Invasive bullfrogs linked to spread of deadly fungus in western US
Scientists have uncovered a strong historical link between the introduction of the American bullfrog into the western United States and the emergence of the deadly chytrid fungus, a pathogen that has caused declines and extinctions of amphibians around the world.
Today's study in the journal Plos One highlights the need for states like California to adopt stronger policies protecting imperiled, native amphibians against the spread of disease from invasive species. California imports about 2 million live bullfrogs a year, many of which are sold at live food markets.
"Our findings underscore the serious disease risk imported bullfrogs pose to native amphibians in states like California," said Tiffany Yap, the study's lead author and a staff scientist at the Center for Biological Diversity. "This deadly fungus is a threat that wildlife officials have to take seriously. Amphibians are good indicators of how healthy our environment is, and we need to protect them."
The bullfrogs, native to the eastern United States, likely coevolved with the deadly fungal pathogen, Batrachochytrium dendrobatidis (Bd), and brought it with them when the bullfrogs were introduced as a food source in the West and later traded throughout the world.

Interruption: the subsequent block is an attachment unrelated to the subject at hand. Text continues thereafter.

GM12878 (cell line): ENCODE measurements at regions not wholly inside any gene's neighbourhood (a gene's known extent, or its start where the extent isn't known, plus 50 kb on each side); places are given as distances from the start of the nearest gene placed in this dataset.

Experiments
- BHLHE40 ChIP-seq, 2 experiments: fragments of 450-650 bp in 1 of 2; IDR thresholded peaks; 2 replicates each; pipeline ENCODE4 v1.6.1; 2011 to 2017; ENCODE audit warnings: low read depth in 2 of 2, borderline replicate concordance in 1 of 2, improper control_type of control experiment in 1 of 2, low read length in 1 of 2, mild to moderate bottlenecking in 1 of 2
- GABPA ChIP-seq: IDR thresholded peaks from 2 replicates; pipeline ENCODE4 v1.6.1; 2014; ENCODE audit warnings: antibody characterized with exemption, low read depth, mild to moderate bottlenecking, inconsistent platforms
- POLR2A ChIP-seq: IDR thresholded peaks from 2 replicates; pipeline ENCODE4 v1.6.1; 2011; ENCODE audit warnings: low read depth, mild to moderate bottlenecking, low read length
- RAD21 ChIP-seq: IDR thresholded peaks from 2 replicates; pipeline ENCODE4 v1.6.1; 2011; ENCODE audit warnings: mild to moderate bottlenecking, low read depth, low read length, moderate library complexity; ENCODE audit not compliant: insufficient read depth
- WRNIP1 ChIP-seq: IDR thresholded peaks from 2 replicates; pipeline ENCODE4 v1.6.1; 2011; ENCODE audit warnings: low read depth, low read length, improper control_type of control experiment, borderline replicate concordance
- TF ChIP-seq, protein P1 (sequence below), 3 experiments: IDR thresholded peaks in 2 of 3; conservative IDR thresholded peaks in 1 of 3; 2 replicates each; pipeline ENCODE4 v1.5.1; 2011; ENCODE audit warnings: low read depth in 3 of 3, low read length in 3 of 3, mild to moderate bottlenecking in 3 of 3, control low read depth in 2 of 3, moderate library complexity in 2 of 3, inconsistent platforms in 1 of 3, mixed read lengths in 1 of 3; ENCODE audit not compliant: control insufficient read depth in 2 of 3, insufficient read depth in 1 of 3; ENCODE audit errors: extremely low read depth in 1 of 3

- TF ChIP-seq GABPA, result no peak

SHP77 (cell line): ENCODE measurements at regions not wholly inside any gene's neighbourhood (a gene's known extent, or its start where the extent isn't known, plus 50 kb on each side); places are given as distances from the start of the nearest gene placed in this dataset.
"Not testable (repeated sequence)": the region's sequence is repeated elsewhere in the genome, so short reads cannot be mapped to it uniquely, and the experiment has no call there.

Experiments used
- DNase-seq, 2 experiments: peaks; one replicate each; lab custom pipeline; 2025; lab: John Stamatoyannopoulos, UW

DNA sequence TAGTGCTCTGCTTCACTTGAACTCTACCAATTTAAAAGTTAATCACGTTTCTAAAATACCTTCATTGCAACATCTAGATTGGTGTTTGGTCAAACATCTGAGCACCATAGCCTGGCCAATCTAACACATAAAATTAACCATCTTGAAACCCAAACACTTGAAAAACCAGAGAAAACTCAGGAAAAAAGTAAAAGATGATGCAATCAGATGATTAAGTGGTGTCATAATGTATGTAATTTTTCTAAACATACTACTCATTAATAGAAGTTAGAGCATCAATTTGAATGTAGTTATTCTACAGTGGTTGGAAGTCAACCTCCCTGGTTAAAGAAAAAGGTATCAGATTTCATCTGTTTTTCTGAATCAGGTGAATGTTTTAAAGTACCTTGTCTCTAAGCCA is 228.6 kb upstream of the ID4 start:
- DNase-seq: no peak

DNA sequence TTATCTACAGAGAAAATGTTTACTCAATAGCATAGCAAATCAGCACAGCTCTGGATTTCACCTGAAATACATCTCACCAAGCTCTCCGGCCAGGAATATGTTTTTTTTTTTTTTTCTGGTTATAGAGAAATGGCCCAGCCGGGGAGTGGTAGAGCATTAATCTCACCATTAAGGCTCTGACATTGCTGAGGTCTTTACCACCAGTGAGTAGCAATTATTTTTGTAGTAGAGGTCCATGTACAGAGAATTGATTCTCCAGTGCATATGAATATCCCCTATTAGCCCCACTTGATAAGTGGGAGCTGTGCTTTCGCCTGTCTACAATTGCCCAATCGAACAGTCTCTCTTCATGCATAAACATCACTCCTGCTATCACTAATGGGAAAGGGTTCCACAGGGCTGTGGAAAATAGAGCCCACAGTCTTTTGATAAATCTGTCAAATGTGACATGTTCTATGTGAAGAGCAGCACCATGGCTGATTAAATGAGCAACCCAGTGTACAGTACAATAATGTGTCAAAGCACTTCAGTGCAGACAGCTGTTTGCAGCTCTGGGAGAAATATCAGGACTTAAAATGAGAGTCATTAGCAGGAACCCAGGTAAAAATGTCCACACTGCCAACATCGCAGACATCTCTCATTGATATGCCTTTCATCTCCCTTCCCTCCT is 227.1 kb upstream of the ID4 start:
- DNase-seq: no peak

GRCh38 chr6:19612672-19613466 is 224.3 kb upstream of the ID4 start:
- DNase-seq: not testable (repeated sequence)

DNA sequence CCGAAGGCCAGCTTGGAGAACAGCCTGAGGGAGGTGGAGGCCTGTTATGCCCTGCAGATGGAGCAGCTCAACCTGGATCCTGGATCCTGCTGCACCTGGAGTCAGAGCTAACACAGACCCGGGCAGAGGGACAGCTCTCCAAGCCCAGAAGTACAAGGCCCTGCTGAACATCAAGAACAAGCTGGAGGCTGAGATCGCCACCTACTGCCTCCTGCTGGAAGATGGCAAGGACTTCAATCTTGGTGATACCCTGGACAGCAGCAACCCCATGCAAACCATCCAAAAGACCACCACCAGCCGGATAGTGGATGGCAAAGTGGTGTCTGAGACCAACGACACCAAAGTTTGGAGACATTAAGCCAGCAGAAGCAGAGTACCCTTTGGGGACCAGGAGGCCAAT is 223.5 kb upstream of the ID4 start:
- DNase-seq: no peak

The study also identifies areas where amphibians are at greatest risk of disease spread by bullfrogs.
As invasive species and disease vectors, bullfrogs continue to threaten amphibian populations that may have no defenses against Bd, including endangered species like the mountain yellow-legged frog and the California tiger salamander.
In 2016 the Center petitioned the California Fish and Game Commission to ban the importation of live bullfrogs into California. While state officials acknowledged the significant negative impacts of bullfrogs to California's wildlife, the commission has yet to take final action on the petition. Oregon and Montana have prohibited bullfrog imports.